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FSI urges McCreevy to restore competitiveness Back  
The finance industry’s main representative association, Financial Services Ireland (FSI), has warned against any increases in taxation that would adversely affect its members in Budget 2004. According to the FSI’s Budget submission, the industry also believes the Minister for Finance, Charlie McCreevy, should concentrate on restoring competitiveness to the sector.

An affiliate to IBEC, the FSI has a membership base of over 180 financial institutions, including banks, building societies and investment companies. In their submission they have highlighted the broad economic concerns they believe the Minister should deal with this December and made some suggestions as how to enhance the competitiveness of the Irish financial sector.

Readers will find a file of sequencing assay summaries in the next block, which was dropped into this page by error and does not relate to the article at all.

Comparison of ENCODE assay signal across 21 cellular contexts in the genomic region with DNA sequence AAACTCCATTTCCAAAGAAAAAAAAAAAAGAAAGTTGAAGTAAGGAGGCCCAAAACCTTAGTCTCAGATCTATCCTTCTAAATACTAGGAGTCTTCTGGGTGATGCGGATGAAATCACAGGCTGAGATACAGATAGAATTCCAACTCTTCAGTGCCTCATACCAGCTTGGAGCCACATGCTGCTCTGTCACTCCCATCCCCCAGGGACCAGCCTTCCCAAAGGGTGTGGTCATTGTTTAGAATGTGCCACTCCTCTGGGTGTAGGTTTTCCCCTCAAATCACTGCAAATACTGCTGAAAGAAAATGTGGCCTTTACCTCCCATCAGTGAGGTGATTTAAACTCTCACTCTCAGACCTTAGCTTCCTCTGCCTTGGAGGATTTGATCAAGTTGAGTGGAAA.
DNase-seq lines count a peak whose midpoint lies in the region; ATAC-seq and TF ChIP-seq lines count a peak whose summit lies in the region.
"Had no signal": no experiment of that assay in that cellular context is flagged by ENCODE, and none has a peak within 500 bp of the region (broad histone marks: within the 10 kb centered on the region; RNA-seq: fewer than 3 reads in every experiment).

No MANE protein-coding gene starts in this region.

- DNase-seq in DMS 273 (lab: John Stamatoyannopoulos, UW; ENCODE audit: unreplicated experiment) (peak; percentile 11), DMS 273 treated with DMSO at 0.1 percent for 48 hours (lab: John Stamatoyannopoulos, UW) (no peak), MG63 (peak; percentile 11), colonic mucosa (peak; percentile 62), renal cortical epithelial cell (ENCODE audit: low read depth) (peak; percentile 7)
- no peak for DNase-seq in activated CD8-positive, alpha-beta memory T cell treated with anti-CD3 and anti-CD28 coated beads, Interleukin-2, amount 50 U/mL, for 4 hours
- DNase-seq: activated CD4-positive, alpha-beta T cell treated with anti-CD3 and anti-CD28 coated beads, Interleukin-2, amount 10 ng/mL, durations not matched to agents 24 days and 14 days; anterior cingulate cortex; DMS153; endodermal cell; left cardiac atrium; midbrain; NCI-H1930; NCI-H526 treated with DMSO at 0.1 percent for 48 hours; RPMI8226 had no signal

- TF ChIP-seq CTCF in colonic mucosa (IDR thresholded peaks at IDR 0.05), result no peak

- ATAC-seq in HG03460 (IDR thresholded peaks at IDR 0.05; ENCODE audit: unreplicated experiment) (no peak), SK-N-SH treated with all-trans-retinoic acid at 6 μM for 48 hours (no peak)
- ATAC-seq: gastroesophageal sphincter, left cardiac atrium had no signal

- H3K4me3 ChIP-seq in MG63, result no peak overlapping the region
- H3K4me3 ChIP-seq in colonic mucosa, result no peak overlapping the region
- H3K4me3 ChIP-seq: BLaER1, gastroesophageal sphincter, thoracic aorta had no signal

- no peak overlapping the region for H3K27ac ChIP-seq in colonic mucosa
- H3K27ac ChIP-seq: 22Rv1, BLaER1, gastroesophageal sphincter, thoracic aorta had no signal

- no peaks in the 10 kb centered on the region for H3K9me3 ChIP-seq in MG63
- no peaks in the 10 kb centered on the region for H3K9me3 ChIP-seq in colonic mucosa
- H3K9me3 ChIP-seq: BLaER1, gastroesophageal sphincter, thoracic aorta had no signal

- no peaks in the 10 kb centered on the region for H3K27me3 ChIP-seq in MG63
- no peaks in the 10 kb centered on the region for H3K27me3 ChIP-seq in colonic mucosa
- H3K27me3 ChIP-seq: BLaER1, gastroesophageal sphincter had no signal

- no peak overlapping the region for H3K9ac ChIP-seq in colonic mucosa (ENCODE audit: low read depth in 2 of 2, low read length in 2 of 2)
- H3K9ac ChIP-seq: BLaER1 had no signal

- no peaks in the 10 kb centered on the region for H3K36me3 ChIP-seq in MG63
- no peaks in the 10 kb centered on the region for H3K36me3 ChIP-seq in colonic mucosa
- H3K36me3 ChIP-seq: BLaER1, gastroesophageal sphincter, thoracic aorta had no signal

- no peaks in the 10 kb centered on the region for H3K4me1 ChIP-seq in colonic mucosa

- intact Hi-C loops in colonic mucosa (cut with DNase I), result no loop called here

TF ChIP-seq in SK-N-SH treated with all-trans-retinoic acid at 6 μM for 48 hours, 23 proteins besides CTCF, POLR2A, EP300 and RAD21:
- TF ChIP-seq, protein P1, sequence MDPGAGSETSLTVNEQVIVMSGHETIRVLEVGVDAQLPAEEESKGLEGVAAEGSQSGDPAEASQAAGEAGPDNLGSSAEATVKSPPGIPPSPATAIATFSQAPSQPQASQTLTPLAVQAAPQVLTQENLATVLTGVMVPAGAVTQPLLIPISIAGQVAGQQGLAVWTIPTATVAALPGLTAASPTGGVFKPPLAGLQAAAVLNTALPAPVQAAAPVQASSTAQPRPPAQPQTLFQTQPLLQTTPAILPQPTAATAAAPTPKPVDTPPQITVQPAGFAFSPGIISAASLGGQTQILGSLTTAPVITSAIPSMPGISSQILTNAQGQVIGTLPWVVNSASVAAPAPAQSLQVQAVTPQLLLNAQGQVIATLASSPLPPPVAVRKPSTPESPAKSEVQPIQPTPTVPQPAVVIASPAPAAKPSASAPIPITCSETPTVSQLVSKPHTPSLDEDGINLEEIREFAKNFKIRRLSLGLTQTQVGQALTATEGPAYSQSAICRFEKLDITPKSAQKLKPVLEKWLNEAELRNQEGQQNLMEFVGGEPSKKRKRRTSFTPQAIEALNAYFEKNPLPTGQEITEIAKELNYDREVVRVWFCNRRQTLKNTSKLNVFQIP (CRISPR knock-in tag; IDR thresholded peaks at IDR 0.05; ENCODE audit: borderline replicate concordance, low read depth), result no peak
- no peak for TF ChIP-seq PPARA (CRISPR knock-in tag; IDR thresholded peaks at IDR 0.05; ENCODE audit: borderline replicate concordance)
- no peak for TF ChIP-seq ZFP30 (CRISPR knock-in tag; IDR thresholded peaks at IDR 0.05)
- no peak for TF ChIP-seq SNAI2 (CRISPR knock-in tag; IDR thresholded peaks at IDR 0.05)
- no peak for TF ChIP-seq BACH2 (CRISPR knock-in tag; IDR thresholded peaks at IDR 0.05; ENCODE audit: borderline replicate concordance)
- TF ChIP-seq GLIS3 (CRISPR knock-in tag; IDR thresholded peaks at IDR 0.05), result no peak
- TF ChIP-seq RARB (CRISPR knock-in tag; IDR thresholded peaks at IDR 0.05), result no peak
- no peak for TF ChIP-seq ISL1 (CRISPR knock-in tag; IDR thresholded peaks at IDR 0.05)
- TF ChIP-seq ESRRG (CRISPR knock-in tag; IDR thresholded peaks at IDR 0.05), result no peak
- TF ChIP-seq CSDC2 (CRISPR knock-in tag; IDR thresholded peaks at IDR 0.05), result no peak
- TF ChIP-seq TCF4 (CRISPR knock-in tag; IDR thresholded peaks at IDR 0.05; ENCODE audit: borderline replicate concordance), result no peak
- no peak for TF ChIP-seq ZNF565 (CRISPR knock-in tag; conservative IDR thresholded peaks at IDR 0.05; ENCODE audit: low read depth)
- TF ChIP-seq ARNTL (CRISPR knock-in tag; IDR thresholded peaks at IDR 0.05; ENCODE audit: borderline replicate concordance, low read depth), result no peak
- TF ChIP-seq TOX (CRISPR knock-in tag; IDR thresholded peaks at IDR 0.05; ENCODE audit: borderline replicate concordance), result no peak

The move to extend PRSI and the health levy to benefits in kind by employers in last year’s budget, the FSI believes has had a negative impact at a time when net growth in the private sector is weak and is warning against any further increases in labour taxation.

FSI also reiterated its opposition to the bank levy and stamp duty measures introduced in last year’s budget as they say they have imposed an additional cost burden on the banking sector. It believes the Minister should review the measures in this year’s budget and avoid any increases in indirect taxation or the introduction of stealth taxes.

Furthermore there is a warning to the Minister of the uncompetitive position companies in the international financial services find themselves in due to fiscal measures imposed on them. Section 403 of the Taxes Consolidation Act, 1997 places limits on the relief which is available in respect of capital allowances on leased plant and equipment.

It only permits a group to offset capital allowances on leased plant equipment against income from the leasing of plant and equipment. This ‘ring-fencing’ the FSI says is a weakness as it means that asset financing companies in other jurisdictions have, up-front, a lower effective tax cost on the leasing transaction than an Irish lessor.

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